Ezine 156 – PowerShell’s Profile.ps1 and Add-PSSnapin

Ezine 156 – PowerShell’s Profile.ps1 and Add-PSSnapin 

If you wish to control the settings when PowerShell’s launches, then add instructions to a special file called profile.ps1.  One key command to include in this text file is add-PSSnapin.  What this does is load extra cmdlets into the PowerShell environment.

PowerShell Topics for Profile.ps1 and Add-PSSnapin


This Week’s Secret

Once you achieve mastery in a particular area, any difficulties that you endured during the learning process seem to fade into the background.  So it is with understanding Profile.ps1.  Configuring this file is ridiculously easy once you have mastered it, but impenetrably difficult when you try and figure it out for the first time.

The secret of setting-up profile.ps1 is attention to spelling.  In particular, the filename ‘profile’ must be singular, and the directory name must be precisely: ‘WindowsPowerShell’.

As we will see, the killer reason for mastering profile.ps1 is so that you can load PSSnapins.  As a result of this procedure PowerShell will load extra cmdlets effortlessly every time it starts.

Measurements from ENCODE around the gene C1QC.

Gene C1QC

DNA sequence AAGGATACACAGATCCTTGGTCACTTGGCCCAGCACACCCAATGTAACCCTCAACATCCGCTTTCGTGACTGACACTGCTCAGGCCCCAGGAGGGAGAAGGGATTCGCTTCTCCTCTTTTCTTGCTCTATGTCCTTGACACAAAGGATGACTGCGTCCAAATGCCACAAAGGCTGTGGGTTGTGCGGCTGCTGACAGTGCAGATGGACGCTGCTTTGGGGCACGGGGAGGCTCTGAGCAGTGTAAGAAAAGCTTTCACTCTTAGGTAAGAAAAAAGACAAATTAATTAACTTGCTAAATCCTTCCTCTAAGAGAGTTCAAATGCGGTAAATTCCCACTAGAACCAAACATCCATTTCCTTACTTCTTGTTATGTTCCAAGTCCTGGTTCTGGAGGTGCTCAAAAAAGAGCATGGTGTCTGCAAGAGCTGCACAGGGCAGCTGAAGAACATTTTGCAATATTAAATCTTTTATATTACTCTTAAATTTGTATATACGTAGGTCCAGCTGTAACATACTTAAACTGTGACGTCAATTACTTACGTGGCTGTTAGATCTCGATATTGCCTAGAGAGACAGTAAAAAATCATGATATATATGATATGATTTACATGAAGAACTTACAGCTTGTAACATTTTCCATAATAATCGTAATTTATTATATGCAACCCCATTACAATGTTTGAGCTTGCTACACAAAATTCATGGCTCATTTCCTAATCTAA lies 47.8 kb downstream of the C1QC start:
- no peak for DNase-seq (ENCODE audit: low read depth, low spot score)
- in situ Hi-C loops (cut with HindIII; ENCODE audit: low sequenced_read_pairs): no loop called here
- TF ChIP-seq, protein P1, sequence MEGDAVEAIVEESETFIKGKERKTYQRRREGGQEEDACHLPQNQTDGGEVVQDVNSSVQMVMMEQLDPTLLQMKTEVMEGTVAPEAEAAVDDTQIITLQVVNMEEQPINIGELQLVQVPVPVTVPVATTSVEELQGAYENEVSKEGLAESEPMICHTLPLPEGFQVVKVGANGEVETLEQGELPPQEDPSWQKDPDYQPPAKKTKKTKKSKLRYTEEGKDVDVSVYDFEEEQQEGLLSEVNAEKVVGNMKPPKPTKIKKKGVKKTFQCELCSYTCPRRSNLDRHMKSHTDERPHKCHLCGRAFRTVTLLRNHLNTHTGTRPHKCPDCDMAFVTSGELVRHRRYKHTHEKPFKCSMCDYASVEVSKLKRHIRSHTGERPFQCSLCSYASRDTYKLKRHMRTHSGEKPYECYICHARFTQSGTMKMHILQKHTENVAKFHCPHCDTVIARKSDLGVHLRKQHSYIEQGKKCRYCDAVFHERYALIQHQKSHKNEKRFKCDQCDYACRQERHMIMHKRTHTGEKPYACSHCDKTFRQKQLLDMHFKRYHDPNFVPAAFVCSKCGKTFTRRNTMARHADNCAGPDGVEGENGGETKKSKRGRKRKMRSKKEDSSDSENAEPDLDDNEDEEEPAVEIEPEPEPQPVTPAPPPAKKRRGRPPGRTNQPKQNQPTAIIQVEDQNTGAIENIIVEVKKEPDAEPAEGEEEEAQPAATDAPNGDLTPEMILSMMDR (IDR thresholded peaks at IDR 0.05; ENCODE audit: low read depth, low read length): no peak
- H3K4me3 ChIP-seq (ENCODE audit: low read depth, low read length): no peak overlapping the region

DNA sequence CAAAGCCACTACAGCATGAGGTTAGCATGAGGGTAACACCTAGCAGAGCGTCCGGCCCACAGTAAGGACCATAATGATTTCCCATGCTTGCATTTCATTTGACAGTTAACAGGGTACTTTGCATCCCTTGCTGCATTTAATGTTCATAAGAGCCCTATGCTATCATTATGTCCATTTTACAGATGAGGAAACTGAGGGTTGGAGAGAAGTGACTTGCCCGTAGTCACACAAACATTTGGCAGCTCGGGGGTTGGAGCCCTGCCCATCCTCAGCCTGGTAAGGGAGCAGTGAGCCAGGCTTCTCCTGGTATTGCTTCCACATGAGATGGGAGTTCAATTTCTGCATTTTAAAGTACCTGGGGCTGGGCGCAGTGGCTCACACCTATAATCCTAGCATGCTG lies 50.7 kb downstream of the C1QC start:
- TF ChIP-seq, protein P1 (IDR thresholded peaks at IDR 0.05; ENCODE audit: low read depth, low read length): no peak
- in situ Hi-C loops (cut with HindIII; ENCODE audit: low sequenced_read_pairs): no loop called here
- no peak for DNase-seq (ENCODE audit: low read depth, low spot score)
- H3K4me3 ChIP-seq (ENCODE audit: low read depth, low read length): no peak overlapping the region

This Week’s Mission

My mission this week is to introduce you to the file profile.ps1 and the command add-PSSnapin .

Profile.ps1 is rather like the old autoexec.bat file in that it runs a series of commands at start time.  A more modern analogy would be the way Windows loads the contents of the Startup folder.  Actually, there is connection in that each User’s profile has its own Startup folder.

PSSnapin translates to PowerShell Snap-in.  The benefit of this command is that you can add extra third-party cmdlets.  For example, active directory commands supplied by QAD (Quest Active Directory).

At this point, perhaps you are reading my mind, and thinking why don’t we incorporate the add-PSSnapin  command into the profile.ps1 file?  Perfect, that will be this week’s mission.

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Example 1 – Pure Profile.ps1

Let me give you a few pointers with the text file profile.ps1.  The file must be called precisely profile.ps1.  The name profileS.psL would be doubly wrong  because of the plural filename and ‘L’ instead of a 1 in the extension.

You must save profile.ps1 into a specific directory.  Begin your drill-down by navigating to the C:\Documents and Settings folder.  Next you need to know the Windows profile name for the user who is logged on, in my case \guyt.  The rest of the path is My Documents\WindowsPowerShell.  Pay close attention to the folder name: WindowsPowerShell.  Here is my full path.
C:\Documents and Settings\guyt\My Documents\WindowsPowerShell

It is in the above WindowsPowerShell folder that I save profile.ps1.

There is a whole micro-industry in creating clever instructions for profile.ps1, (just as there was tweaking the old DOS autoexec.bat).  For our mission we will focus on just two instructions, setting the HOME directory and loading snap-ins.